The Washington PostDemocracy Dies in Darkness

Drones just captured the most detailed photos of wild killer whales yet

An adult female Southern Resident killer whale nurses her calf. (NOAA Fisheries, Vancouver Aquarium)

Just below the water's surface, a 20-year-old Southern Resident killer whale nursed her baby calf — as a drone hovered 90 feet above.

The stunningly clear photo taken by the unmanned aerial vehicle is the clearest image of a wild killer whale nursing ever captured, National Oceanic and Atmospheric Administration researchers announced last week.

[Why whales need snot-collecting robots]

"[In] previous attempts to photograph from the air, we’ve been in manned aircraft, like helicopters, so we’ve been a lot higher," NOAA Fisheries marine mammal biologist John Durban said on a NOAA podcast released last week. "This is the first time we’ve seen this kind of behavior in this kind of clarity."

Researchers with NOAA and the Vancouver Aquarium spent weeks in 2015 using drones to monitor the endangered Southern Resident killer whales, which live part of the year in the waters north of Seattle.

[Chimp that attacked a drone with a stick planned ahead, researchers say]

With only 81 such whales living in the wild, researchers are intently focused on tracking whether these creatures are growing properly and getting enough to eat, particularly since several stocks of their primary food, Chinook salmon, are also endangered.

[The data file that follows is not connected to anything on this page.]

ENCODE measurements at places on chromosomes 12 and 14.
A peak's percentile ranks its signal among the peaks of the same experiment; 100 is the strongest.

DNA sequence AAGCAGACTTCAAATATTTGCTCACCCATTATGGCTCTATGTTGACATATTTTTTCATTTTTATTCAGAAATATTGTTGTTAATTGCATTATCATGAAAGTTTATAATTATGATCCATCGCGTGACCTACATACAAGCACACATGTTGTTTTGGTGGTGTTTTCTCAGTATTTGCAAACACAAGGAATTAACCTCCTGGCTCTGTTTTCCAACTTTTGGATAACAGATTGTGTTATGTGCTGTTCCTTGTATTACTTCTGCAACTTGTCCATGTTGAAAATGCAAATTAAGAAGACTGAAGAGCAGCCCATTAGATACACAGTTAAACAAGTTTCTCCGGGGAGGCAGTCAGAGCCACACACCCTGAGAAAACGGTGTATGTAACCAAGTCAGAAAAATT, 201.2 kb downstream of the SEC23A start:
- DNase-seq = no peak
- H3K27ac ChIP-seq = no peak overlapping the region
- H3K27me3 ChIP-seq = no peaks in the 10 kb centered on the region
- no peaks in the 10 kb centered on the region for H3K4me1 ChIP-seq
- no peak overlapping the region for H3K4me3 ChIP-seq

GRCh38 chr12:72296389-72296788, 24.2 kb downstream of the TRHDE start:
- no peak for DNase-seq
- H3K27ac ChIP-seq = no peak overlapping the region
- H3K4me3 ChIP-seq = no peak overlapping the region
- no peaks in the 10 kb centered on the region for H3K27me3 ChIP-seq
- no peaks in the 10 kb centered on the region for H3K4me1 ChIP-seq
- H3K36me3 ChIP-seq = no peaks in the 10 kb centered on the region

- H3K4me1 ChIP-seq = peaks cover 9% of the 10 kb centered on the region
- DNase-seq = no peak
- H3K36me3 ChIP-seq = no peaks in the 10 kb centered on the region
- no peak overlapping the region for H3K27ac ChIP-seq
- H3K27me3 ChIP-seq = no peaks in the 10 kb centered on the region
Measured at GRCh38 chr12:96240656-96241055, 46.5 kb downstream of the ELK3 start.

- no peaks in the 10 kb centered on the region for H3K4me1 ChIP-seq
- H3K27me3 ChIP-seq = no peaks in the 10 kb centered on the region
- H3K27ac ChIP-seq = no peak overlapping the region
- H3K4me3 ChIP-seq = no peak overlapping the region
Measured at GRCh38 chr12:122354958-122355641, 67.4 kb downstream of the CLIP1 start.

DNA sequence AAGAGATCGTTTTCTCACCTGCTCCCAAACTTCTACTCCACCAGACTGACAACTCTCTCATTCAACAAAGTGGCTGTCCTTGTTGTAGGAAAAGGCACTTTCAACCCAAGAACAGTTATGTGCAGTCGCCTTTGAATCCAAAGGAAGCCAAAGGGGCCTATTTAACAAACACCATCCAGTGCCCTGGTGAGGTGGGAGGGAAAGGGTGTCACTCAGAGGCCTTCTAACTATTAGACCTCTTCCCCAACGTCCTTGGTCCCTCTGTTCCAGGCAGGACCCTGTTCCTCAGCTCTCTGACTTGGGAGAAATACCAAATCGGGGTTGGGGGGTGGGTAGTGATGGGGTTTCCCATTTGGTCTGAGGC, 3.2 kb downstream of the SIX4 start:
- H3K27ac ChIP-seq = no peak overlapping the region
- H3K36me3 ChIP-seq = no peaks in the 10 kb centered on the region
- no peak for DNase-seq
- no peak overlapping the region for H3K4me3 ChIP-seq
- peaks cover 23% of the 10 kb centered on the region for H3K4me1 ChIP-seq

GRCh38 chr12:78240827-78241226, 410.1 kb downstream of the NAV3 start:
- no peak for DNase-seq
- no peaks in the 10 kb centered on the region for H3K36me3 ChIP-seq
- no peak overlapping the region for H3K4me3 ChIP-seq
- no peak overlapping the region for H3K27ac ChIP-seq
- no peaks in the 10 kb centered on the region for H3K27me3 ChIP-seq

But you can't get very close in a helicopter. And measuring wild whales is no easy task. Hence, the drones.

"What we’re trying to do with the hexacopter [drone] is simply to get a camera above the whales and measure their length, so we can monitor growth, and to look at their width profile so we can see how fat they are," Durban said. "We do that by taking pictures and taking measurements from the pictures."

[Gulls have a habit of flaying whales alive, but the whales are fighting back]

In the process, the drone came back with photos of family members bringing salmon to a nursing mother whale; parents keeping watchful eyes on their offspring; and adults swimming alongside their mothers.

Drones have been used in other wildlife conservation efforts, such as assessing the health of humpback whales off the coast of Cape Cod or even thwarting rhinoceros poachers in Africa. Proponents say drones are less intrusive and expensive than helicopters and are effective additions to the arsenal of conservation work. Some critics say little research has been done on exactly how such monitoring impacts the animals below.

In the NOAA research, the drones never flew closer than 90 feet away from the water's surface.

The subsequent images are more than just beautiful; researchers say continued monitoring with drones will track the whales' eating, growth and reproductive habits, telling humans whether they need to step in to help bolster the endangered population.

"By doing that we can help to guide management actions to perhaps help enable these whales in lean times to make sure they get an adequate food supply," Durban said.

Read more about whales:

Long-forgotten secrets of whale sex revealed

Can menopausal killer whales have it all?

Scientists are puzzling out the mass death of endangered whales in Chile

This giant whale evolved nerves that stretch like bungee cords

Why whales need snot-collecting robots